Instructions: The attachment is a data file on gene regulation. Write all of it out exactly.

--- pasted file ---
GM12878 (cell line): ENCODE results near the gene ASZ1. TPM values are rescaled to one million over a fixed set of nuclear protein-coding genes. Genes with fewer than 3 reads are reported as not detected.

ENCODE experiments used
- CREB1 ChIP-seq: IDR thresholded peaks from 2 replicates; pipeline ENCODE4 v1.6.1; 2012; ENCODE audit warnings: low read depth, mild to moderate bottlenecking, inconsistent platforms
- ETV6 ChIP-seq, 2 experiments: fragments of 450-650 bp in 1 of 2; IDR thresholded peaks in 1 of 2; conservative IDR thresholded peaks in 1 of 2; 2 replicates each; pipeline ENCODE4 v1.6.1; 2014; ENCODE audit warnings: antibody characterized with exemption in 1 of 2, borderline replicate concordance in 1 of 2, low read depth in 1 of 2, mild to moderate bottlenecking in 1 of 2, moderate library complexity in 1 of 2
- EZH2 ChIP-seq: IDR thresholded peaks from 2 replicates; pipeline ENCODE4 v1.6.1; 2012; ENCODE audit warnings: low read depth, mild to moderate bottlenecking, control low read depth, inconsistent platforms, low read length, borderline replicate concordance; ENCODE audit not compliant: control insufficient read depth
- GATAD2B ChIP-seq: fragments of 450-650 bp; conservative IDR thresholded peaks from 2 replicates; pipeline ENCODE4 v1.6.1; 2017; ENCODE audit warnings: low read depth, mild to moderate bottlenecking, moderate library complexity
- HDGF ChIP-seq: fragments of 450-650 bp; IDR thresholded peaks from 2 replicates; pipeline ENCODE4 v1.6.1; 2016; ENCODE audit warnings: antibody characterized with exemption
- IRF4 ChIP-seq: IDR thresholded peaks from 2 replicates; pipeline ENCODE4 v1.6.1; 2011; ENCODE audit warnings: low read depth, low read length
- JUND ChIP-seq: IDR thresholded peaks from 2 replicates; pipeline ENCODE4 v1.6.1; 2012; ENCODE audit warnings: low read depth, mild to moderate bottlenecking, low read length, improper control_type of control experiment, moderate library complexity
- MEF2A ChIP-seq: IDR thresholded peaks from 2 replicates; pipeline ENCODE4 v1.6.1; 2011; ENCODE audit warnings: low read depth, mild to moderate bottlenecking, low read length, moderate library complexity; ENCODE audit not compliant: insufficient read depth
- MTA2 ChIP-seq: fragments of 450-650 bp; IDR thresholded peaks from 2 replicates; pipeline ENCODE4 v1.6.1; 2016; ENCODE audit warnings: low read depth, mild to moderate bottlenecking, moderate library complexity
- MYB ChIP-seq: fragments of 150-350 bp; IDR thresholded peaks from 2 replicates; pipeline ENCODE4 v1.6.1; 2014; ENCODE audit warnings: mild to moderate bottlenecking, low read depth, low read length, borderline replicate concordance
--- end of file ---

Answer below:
GM12878 (cell line): ENCODE results near the gene ASZ1. TPM values are rescaled to one million over a fixed set of nuclear protein-coding genes. Genes with fewer than 3 reads are reported as not detected.

ENCODE experiments used
- CREB1 ChIP-seq: IDR thresholded peaks from 2 replicates; pipeline ENCODE4 v1.6.1; 2012; ENCODE audit warnings: low read depth, mild to moderate bottlenecking, inconsistent platforms
- ETV6 ChIP-seq, 2 experiments: fragments of 450-650 bp in 1 of 2; IDR thresholded peaks in 1 of 2; conservative IDR thresholded peaks in 1 of 2; 2 replicates each; pipeline ENCODE4 v1.6.1; 2014; ENCODE audit warnings: antibody characterized with exemption in 1 of 2, borderline replicate concordance in 1 of 2, low read depth in 1 of 2, mild to moderate bottlenecking in 1 of 2, moderate library complexity in 1 of 2
- EZH2 ChIP-seq: IDR thresholded peaks from 2 replicates; pipeline ENCODE4 v1.6.1; 2012; ENCODE audit warnings: low read depth, mild to moderate bottlenecking, control low read depth, inconsistent platforms, low read length, borderline replicate concordance; ENCODE audit not compliant: control insufficient read depth
- GATAD2B ChIP-seq: fragments of 450-650 bp; conservative IDR thresholded peaks from 2 replicates; pipeline ENCODE4 v1.6.1; 2017; ENCODE audit warnings: low read depth, mild to moderate bottlenecking, moderate library complexity
- HDGF ChIP-seq: fragments of 450-650 bp; IDR thresholded peaks from 2 replicates; pipeline ENCODE4 v1.6.1; 2016; ENCODE audit warnings: antibody characterized with exemption
- IRF4 ChIP-seq: IDR thresholded peaks from 2 replicates; pipeline ENCODE4 v1.6.1; 2011; ENCODE audit warnings: low read depth, low read length
- JUND ChIP-seq: IDR thresholded peaks from 2 replicates; pipeline ENCODE4 v1.6.1; 2012; ENCODE audit warnings: low read depth, mild to moderate bottlenecking, low read length, improper control_type of control experiment, moderate library complexity
- MEF2A ChIP-seq: IDR thresholded peaks from 2 replicates; pipeline ENCODE4 v1.6.1; 2011; ENCODE audit warnings: low read depth, mild to moderate bottlenecking, low read length, moderate library complexity; ENCODE audit not compliant: insufficient read depth
- MTA2 ChIP-seq: fragments of 450-650 bp; IDR thresholded peaks from 2 replicates; pipeline ENCODE4 v1.6.1; 2016; ENCODE audit warnings: low read depth, mild to moderate bottlenecking, moderate library complexity
- MYB ChIP-seq: fragments of 150-350 bp; IDR thresholded peaks from 2 replicates; pipeline ENCODE4 v1.6.1; 2014; ENCODE audit warnings: mild to moderate bottlenecking, low read depth, low read length, borderline replicate concordance